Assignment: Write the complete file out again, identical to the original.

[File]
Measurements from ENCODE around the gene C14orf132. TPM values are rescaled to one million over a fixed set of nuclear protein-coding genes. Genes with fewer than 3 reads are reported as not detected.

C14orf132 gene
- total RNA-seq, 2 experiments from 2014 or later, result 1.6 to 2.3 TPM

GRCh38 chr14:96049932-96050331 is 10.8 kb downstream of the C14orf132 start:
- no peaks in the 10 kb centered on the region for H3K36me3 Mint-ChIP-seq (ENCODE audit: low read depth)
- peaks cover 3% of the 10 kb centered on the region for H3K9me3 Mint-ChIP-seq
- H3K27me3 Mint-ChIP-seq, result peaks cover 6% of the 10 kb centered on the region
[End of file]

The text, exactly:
Measurements from ENCODE around the gene C14orf132. TPM values are rescaled to one million over a fixed set of nuclear protein-coding genes. Genes with fewer than 3 reads are reported as not detected.

C14orf132 gene
- total RNA-seq, 2 experiments from 2014 or later, result 1.6 to 2.3 TPM

GRCh38 chr14:96049932-96050331 is 10.8 kb downstream of the C14orf132 start:
- no peaks in the 10 kb centered on the region for H3K36me3 Mint-ChIP-seq (ENCODE audit: low read depth)
- peaks cover 3% of the 10 kb centered on the region for H3K9me3 Mint-ChIP-seq
- H3K27me3 Mint-ChIP-seq, result peaks cover 6% of the 10 kb centered on the region